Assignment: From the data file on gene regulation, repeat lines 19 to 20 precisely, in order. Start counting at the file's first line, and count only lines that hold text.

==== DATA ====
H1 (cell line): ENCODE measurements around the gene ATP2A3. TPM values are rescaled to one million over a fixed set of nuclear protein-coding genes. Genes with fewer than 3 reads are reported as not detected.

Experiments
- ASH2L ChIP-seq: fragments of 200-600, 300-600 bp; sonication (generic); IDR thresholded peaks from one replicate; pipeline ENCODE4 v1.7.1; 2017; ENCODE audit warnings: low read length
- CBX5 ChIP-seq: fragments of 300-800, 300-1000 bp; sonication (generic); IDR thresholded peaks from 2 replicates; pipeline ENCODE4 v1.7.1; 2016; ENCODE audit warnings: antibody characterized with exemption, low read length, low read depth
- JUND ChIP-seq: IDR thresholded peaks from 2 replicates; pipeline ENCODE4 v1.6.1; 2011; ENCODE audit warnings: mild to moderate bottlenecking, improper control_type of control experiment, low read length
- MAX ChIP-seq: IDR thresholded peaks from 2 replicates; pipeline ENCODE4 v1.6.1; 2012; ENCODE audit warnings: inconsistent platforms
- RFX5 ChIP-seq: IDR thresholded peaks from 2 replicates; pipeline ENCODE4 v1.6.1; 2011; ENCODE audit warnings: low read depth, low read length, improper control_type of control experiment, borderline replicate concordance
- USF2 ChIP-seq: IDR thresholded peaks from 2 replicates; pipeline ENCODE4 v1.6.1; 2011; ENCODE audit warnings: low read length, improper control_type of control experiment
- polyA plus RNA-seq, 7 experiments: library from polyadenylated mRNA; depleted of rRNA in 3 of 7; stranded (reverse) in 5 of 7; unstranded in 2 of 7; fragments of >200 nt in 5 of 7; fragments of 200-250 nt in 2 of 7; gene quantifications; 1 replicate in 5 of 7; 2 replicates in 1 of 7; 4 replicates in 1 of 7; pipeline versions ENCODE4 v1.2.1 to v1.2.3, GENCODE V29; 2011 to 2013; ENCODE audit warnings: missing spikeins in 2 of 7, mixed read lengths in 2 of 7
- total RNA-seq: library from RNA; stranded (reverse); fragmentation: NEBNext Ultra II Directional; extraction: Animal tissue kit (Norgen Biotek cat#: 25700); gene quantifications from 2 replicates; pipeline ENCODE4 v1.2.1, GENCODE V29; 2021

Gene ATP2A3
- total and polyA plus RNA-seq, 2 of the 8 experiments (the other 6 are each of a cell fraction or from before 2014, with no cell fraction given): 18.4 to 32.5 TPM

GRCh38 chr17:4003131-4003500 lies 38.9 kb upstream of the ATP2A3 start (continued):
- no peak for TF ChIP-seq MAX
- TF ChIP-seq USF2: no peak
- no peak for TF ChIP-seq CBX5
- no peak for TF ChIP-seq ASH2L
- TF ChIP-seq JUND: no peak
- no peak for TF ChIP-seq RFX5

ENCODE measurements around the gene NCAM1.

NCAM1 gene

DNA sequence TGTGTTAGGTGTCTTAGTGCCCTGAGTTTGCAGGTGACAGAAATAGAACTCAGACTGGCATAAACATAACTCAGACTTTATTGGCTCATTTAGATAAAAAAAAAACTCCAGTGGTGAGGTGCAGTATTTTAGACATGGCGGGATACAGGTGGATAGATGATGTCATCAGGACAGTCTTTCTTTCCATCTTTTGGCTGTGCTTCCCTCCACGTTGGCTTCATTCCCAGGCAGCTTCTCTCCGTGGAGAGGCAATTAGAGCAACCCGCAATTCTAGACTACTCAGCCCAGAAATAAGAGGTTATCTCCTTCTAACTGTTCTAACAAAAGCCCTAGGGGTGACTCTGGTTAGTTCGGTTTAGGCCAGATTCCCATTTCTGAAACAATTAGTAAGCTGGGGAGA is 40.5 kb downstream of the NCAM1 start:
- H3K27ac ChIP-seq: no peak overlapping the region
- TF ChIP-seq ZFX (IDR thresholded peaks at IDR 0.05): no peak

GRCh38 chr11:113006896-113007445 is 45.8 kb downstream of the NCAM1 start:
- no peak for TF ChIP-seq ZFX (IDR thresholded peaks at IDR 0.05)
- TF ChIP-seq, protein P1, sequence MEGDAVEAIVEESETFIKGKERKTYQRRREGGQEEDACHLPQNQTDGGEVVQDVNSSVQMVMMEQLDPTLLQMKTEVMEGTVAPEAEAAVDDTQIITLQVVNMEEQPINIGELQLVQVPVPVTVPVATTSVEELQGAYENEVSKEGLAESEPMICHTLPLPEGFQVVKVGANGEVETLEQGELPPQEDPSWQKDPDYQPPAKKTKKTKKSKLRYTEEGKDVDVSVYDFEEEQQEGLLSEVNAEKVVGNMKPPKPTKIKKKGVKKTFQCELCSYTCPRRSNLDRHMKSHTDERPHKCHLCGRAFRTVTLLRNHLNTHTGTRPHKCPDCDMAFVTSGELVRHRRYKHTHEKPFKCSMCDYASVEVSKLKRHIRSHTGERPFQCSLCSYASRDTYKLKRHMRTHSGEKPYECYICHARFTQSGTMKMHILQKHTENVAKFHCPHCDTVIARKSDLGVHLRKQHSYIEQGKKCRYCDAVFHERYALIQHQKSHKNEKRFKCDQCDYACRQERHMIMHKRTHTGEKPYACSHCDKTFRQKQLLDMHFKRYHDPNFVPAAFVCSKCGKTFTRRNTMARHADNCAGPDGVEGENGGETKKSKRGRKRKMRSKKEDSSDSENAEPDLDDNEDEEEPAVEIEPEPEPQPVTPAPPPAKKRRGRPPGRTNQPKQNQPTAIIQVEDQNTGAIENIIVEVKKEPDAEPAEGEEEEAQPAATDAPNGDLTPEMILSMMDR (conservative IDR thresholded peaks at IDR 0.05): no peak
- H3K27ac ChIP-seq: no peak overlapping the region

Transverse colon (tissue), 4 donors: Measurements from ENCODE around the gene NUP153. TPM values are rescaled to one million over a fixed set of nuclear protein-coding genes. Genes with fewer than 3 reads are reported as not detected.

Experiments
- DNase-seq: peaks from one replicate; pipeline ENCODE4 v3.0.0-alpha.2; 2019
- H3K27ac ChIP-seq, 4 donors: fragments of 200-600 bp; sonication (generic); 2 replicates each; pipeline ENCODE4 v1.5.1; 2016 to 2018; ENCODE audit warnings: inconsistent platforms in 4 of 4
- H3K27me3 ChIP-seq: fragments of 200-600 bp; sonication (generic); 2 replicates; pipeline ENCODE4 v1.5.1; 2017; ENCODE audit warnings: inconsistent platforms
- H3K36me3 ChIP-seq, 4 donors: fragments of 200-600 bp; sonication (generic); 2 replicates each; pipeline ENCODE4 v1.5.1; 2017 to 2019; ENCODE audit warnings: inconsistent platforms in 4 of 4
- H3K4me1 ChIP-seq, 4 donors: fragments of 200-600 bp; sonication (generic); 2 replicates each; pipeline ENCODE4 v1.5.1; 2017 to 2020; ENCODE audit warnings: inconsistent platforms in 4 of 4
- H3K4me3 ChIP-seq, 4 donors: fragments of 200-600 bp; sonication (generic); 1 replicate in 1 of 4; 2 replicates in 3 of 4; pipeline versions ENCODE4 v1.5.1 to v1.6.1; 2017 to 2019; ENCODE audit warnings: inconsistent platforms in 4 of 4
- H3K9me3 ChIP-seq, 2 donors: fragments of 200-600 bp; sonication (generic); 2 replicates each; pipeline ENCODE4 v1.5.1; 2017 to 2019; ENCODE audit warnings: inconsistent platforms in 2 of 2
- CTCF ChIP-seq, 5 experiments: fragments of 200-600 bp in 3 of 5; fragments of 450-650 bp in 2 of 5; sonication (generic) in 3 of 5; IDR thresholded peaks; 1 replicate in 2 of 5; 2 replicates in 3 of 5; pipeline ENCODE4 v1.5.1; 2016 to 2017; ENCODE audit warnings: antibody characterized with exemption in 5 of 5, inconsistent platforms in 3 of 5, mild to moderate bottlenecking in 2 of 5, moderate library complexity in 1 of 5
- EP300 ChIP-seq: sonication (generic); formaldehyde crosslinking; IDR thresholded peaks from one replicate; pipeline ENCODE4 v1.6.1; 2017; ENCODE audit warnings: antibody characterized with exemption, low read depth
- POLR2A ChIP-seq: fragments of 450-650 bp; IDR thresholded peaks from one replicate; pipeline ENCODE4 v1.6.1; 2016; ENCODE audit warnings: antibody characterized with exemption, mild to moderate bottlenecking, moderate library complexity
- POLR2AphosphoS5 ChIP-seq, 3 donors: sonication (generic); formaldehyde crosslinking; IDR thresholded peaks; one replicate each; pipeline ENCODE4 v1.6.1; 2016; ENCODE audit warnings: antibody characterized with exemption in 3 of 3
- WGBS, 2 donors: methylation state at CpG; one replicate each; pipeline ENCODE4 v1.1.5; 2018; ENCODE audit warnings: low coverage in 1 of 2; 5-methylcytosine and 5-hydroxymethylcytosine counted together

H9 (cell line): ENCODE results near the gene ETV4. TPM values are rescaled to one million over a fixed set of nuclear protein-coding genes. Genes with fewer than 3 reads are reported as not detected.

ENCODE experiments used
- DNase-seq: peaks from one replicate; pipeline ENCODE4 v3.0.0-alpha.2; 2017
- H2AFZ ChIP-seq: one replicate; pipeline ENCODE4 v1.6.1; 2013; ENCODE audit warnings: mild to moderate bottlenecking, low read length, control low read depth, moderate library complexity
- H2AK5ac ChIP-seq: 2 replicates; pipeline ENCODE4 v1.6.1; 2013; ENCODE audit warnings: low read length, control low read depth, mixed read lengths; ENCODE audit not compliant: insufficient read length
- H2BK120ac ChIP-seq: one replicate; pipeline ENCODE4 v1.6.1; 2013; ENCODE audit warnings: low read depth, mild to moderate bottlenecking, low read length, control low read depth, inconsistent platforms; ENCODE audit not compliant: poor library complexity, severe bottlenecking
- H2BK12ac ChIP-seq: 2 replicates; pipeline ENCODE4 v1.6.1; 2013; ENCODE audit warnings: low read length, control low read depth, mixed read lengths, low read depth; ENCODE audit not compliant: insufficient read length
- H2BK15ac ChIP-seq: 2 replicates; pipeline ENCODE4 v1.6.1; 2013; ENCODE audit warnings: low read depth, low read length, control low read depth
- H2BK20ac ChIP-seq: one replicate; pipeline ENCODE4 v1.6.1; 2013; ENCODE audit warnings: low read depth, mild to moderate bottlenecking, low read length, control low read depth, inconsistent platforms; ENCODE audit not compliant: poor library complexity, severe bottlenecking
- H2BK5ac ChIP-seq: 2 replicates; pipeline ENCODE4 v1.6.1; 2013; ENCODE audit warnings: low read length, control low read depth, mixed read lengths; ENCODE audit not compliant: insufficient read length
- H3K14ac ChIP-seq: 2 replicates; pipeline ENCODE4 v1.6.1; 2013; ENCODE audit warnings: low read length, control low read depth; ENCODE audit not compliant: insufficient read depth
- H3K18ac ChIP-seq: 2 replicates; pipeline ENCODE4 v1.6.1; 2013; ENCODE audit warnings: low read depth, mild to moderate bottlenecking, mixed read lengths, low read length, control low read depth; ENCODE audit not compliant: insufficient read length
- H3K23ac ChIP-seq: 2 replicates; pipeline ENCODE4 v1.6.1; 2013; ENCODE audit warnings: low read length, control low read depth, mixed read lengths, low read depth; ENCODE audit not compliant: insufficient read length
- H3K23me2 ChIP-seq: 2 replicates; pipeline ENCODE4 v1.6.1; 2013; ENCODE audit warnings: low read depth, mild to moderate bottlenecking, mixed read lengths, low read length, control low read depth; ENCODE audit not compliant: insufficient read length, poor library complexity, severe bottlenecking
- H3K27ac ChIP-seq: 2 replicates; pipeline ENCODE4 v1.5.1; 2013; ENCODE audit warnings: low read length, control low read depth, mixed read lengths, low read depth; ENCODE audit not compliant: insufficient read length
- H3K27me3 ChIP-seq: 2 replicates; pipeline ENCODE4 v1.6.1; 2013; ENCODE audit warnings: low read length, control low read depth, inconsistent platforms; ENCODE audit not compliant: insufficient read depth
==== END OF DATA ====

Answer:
- no peak for TF ChIP-seq RFX5

ENCODE measurements around the gene NCAM1.